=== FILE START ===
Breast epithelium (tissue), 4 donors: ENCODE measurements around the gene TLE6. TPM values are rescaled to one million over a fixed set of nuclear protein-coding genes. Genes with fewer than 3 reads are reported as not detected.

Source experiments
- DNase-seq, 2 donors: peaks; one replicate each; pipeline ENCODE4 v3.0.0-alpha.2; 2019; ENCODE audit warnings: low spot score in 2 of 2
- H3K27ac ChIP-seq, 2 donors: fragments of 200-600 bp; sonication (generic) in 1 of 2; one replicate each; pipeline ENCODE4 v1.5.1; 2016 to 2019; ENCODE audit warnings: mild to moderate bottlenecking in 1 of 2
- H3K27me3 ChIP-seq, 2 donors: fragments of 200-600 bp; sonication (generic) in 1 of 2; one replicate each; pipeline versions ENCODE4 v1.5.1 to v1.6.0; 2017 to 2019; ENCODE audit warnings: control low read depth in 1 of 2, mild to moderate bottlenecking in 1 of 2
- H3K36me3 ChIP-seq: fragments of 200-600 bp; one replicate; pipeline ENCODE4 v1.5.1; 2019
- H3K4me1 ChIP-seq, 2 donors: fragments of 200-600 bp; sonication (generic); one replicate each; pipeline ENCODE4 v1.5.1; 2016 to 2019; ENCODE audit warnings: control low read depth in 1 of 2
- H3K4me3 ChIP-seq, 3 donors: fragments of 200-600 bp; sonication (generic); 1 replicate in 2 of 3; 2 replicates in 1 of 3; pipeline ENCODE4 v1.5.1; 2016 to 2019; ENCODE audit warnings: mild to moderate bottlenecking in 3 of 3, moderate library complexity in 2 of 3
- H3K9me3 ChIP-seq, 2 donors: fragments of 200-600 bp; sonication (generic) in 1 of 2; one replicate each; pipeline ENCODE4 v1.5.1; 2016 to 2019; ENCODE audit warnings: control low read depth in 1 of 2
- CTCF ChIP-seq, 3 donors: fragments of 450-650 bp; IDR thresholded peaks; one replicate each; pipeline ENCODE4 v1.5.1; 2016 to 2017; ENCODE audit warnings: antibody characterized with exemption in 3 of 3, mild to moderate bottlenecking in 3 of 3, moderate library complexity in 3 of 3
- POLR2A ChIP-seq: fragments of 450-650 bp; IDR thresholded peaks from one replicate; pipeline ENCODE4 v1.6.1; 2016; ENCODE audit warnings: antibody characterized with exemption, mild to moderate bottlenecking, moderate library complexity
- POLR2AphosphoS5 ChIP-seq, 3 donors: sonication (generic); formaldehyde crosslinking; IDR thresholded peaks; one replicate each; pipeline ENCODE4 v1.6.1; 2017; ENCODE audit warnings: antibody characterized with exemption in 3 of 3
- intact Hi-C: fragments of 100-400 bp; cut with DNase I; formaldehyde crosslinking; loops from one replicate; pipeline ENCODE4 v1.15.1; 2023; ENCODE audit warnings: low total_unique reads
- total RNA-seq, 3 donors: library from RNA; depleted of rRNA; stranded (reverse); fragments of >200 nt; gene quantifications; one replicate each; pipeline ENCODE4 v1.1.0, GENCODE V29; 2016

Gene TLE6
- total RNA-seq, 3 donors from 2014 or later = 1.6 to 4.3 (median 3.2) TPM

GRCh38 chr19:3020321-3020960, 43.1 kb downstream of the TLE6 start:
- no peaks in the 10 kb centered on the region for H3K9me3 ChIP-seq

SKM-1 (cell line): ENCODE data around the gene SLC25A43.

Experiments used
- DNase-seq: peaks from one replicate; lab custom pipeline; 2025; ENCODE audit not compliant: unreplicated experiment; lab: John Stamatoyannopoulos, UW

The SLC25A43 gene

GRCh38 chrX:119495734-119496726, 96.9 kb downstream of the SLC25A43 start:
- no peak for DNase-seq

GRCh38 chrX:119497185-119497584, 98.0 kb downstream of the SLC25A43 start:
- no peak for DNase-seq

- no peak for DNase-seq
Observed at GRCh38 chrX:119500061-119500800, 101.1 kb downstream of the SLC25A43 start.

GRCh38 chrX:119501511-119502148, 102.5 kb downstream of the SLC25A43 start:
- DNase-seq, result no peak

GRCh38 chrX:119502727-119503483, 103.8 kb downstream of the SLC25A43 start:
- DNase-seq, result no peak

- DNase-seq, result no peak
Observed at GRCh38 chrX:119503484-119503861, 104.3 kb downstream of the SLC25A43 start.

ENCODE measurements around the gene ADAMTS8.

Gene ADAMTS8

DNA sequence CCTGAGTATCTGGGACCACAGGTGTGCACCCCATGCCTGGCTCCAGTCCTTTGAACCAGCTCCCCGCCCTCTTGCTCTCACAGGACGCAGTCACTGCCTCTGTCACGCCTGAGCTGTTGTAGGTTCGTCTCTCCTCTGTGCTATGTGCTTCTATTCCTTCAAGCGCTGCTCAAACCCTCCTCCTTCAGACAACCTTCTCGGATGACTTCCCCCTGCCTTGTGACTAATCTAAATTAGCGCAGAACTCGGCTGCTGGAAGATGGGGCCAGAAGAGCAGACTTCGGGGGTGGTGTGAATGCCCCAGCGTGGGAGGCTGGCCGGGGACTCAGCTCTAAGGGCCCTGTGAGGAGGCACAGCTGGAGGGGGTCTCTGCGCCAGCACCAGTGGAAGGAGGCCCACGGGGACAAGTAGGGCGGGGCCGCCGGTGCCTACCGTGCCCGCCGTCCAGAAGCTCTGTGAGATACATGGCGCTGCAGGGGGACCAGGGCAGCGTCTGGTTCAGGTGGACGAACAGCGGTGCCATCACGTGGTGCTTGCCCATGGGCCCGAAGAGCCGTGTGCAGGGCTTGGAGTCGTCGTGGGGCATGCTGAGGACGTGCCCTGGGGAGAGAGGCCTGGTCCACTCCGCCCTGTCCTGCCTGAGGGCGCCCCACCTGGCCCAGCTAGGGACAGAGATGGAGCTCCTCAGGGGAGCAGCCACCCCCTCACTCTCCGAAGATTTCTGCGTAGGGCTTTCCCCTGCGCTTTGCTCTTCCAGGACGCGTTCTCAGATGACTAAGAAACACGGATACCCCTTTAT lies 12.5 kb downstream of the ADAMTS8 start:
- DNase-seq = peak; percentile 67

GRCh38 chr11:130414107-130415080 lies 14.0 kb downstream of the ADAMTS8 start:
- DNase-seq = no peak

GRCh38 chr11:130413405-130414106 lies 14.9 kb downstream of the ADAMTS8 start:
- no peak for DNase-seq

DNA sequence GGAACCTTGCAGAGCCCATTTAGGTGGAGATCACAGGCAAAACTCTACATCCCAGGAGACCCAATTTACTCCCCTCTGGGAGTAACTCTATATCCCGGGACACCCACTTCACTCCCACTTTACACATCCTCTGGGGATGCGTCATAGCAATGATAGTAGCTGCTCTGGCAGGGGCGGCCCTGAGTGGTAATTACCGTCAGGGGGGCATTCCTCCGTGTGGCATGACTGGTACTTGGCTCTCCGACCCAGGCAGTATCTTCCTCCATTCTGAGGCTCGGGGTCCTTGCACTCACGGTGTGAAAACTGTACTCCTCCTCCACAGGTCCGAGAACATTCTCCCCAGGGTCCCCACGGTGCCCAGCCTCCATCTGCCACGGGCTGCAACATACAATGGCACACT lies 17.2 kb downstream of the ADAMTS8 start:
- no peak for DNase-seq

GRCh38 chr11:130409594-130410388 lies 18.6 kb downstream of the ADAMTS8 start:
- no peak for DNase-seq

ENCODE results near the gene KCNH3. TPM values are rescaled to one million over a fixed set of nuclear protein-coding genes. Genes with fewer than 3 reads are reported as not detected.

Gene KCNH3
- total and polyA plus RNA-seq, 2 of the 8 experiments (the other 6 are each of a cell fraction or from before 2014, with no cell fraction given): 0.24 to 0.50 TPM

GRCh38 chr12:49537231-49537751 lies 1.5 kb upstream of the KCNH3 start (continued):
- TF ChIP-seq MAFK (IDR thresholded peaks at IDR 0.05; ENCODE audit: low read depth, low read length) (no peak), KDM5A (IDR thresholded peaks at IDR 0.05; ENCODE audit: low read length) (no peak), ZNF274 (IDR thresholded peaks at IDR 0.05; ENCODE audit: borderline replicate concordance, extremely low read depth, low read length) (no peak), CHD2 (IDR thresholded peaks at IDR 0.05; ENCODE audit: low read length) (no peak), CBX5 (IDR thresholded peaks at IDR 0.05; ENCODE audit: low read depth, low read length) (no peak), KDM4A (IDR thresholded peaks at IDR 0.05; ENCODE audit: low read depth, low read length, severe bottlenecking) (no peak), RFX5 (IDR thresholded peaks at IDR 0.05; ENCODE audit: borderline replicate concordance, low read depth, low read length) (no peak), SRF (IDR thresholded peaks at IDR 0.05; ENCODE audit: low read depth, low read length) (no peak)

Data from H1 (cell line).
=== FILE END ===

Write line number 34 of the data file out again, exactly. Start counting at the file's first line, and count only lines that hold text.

Observed at GRCh38 chrX:119503484-119503861, 104.3 kb downstream of the SLC25A43 start.